The room belongs to a young girl who would have turned 16 this year. Awash in pink, her favourite colour, a pink bedspread and a doll in a pink dress lie in wait for its occupant. Like any girl her age who prides on her independence, Navaruna, named after goddess Durga, wanted to sleep alone in her room on the night of September 18, 2012. She had applied henna on her palms and wanted to see them turn a deep shade of crimson in the morning.
It happened one night
In an unkempt sprawling courtyard Atulya Chakravarty, who looks older than his 65 years, waits with his wife to hear a knock on the door that would announce his daughter’s arrival. They have been waiting for the last four years for Navaruna to return home. Taking a deep lungful of air, Atulya poses questions to himself and to anyone who has the time to hear him. What does a father do when his 12-year-old daughter is abducted from the security of her own home? What does a father do when she is abducted with him sleeping in the adjacent room? What does a father do when he doesn’t know whether his daughter is alive or dead even after four years? What does he do when the shamans invade his home and make empty promises about his daughter’s homecoming and direct him to mumbo jumbo and occult practices?
He answers the questions: the father stops visiting temples; he stops going on pilgrimages and praying, he stops celebrating festivals, he stops making telephone calls to officials, he stops writing request letters to those who matter, he stops questioning people, he stops crying, and he shuts himself up in his home hoping his daughter would return one day, knock on the door and life would be normal.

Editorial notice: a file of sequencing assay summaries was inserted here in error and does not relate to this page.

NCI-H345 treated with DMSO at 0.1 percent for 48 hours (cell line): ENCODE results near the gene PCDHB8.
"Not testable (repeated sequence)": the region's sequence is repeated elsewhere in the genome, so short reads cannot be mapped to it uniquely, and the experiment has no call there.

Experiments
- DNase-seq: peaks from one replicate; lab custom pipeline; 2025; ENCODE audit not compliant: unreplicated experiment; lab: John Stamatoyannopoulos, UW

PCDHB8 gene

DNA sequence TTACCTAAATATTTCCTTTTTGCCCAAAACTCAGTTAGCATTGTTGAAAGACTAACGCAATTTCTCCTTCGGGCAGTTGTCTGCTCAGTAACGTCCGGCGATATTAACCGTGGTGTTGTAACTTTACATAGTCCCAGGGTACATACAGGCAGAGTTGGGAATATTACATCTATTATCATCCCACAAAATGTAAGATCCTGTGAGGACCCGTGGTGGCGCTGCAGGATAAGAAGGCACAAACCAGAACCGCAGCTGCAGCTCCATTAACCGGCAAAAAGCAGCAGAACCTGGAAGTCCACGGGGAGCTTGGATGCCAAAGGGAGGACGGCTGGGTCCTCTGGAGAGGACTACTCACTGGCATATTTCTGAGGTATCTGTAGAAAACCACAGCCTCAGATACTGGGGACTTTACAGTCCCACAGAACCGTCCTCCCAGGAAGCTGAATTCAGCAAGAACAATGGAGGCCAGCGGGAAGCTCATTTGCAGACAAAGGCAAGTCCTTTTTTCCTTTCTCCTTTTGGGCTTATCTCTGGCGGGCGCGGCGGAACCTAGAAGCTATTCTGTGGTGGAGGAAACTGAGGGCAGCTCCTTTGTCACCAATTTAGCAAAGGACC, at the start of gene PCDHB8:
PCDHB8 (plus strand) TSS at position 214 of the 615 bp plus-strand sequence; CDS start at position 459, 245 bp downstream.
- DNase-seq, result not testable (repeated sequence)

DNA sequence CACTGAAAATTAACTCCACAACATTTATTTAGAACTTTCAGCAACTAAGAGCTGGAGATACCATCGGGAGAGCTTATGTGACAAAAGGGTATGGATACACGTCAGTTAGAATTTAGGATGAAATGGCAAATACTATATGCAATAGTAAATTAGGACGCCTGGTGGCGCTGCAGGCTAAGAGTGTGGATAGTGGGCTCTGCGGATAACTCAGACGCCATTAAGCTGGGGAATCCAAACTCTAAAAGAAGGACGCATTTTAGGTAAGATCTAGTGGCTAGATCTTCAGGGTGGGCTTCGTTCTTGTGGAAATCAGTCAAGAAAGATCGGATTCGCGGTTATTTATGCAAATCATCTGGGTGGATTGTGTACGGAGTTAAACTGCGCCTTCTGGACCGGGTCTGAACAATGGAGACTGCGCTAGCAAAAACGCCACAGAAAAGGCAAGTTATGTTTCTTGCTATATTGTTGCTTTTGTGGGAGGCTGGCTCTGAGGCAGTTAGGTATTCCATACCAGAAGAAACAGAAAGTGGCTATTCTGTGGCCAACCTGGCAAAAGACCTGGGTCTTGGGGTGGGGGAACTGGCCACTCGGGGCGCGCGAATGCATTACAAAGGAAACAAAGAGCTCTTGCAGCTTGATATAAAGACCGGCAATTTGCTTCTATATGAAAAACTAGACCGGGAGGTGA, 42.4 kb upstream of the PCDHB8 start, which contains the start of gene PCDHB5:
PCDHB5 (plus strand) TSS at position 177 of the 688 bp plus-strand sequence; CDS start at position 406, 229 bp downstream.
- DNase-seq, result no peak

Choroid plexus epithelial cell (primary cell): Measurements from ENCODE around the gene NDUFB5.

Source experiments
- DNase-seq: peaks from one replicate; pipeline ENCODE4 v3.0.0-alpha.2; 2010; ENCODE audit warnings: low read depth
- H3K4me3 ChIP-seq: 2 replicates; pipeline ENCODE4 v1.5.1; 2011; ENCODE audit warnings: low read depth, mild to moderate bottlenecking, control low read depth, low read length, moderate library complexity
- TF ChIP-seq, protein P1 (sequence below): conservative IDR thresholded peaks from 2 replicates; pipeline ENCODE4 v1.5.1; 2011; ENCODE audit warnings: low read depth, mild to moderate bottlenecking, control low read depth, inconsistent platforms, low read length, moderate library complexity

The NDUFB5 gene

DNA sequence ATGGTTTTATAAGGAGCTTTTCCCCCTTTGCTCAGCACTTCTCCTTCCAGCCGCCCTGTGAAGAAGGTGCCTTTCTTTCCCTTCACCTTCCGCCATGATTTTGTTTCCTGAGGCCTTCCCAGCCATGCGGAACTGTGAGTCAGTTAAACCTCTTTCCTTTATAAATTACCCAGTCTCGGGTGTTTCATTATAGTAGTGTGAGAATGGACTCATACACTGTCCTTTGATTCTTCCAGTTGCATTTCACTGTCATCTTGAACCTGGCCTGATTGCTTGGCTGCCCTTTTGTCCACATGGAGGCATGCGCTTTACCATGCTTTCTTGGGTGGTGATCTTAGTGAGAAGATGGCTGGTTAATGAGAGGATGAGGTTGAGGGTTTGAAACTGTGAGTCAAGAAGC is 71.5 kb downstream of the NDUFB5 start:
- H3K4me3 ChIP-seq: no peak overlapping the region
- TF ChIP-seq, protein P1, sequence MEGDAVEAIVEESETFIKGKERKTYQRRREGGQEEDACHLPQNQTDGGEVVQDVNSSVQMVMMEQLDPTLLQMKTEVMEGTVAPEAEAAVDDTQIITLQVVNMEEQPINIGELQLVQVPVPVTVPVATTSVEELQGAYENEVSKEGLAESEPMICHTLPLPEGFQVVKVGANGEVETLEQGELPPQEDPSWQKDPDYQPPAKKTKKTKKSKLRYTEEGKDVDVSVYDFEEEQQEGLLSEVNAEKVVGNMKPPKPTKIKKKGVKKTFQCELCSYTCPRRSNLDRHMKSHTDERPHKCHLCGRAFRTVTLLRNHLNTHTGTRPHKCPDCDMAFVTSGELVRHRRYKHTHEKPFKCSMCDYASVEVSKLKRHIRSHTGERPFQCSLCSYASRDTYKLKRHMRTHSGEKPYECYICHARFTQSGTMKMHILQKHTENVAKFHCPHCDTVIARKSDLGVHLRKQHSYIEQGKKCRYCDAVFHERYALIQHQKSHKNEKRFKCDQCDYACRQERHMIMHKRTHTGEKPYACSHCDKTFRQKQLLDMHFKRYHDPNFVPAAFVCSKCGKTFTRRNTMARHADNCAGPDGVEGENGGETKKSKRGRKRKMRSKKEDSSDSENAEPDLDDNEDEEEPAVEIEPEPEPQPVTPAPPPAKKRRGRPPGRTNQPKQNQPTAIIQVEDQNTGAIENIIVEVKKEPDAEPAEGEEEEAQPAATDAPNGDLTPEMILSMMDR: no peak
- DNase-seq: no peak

Atulya, a Bengali whose ancestors chose to settle in Muzaffarpur town in north Bihar, lives with his wife in a sprawling house built in 1876 by his great-great-grandfather. Muzaffarpur is often referred to as the ground zero of crime in a State long infamous for its lawlessness. According to Bihar Police official records, the total cognisable offences in Muzaffarpur this year till September 2016 is 6,620; kidnapping cases stand at 302; and there have been 99 murder cases registered so far. A senior officer at the Patna police headquarters says Muzaffarpur has always been one of the top three districts in the crime barometer. Land mafias in cahoots with corrupt policemen, politicians and power brokers prosper here and scale up their business like successful entrepreneurs. People are kidnapped for ransom and properties. Some return after their families cough up huge sums. Not Navaruna.
She was abducted allegedly to put pressure on her parents to sell off their house, located in the town’s prime area. Police say that on the intervening night of September 18-19, 2012, three criminals entered her room, rendered her unconscious, wrapped her in a bed sheet and carried her away. “It was a cold, dark and drizzling night... she must have got frightened as the abductors took her away — she wetted the bed,” recalls Atulya. “She was sleeping alone as she, for the first time in her life, had applied henna on her hands and didn’t want it to be smudged while sleeping between us.” The forlorn father has attempted suicide, applied for an arms licence and takes sedatives every night. He has suffered two heart attacks already and is praying that he doesn’t have one more before his daughter returns. “At least they should let us know whether she is alive or…,” he gasps.